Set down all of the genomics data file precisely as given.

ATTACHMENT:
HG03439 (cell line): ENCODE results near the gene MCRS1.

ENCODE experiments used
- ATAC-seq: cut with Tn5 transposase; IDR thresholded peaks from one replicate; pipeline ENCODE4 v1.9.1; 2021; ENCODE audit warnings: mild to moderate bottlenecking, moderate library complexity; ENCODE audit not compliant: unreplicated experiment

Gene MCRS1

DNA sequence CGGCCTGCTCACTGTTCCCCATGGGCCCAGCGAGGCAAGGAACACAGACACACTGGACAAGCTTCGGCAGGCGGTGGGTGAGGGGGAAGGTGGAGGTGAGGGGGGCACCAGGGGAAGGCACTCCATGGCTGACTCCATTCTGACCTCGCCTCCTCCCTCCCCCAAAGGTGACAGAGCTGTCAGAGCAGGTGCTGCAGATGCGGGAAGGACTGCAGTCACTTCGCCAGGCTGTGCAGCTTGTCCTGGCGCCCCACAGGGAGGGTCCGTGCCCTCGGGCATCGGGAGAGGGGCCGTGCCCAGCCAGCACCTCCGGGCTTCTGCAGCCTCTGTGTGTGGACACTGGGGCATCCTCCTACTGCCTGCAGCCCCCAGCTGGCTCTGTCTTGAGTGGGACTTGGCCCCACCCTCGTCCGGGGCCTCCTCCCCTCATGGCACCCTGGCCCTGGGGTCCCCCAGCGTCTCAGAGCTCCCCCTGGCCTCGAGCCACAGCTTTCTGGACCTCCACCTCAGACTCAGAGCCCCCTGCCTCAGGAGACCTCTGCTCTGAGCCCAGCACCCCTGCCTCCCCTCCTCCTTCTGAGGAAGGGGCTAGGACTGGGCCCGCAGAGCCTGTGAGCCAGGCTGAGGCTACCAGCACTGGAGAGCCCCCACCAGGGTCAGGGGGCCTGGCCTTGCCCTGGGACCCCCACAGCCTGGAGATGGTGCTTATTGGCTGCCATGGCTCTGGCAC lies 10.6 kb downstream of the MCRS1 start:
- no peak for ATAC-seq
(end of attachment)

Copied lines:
HG03439 (cell line): ENCODE results near the gene MCRS1.

ENCODE experiments used
- ATAC-seq: cut with Tn5 transposase; IDR thresholded peaks from one replicate; pipeline ENCODE4 v1.9.1; 2021; ENCODE audit warnings: mild to moderate bottlenecking, moderate library complexity; ENCODE audit not compliant: unreplicated experiment

Gene MCRS1

DNA sequence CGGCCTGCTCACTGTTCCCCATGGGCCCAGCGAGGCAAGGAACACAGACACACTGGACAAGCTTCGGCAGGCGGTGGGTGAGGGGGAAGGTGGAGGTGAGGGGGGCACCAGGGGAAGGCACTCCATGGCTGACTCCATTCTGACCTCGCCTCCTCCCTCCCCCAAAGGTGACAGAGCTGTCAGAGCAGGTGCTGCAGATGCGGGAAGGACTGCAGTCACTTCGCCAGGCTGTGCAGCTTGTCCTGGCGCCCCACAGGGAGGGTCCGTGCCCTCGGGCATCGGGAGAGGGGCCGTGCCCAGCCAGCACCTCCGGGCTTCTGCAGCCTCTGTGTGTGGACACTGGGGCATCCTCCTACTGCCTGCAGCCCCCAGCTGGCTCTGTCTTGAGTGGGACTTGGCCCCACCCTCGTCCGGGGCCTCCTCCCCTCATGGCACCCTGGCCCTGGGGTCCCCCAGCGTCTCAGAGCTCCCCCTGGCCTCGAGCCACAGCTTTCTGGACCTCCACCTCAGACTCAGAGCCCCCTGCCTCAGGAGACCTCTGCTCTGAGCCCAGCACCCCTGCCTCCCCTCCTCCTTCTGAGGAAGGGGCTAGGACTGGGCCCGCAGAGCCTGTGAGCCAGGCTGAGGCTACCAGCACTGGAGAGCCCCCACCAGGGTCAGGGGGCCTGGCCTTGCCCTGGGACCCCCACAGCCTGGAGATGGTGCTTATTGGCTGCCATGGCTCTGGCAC lies 10.6 kb downstream of the MCRS1 start:
- no peak for ATAC-seq